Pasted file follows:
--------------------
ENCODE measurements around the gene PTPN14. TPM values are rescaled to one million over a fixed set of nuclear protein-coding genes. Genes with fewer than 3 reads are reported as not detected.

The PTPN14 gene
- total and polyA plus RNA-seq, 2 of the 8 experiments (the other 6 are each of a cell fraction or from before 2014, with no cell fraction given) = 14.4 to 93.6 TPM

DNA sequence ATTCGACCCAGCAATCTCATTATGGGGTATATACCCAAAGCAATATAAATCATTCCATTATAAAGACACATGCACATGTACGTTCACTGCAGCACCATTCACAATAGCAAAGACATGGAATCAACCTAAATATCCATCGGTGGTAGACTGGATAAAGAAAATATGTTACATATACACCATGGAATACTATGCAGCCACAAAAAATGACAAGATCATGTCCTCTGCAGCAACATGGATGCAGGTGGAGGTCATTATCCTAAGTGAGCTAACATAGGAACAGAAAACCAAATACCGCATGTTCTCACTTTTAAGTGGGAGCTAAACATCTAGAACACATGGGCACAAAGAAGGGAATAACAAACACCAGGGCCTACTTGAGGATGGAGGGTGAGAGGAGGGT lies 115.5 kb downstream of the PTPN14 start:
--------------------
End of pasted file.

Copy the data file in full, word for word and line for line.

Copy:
ENCODE measurements around the gene PTPN14. TPM values are rescaled to one million over a fixed set of nuclear protein-coding genes. Genes with fewer than 3 reads are reported as not detected.

The PTPN14 gene
- total and polyA plus RNA-seq, 2 of the 8 experiments (the other 6 are each of a cell fraction or from before 2014, with no cell fraction given) = 14.4 to 93.6 TPM

DNA sequence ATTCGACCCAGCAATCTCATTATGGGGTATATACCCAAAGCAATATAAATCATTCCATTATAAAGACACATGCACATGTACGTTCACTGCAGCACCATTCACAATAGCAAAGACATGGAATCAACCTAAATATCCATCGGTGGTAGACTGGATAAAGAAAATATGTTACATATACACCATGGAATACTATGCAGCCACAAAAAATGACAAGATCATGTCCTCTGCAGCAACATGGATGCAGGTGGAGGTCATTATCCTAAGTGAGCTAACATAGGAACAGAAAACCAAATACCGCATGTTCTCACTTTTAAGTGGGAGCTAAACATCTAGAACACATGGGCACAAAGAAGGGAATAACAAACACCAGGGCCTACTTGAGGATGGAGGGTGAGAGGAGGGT lies 115.5 kb downstream of the PTPN14 start: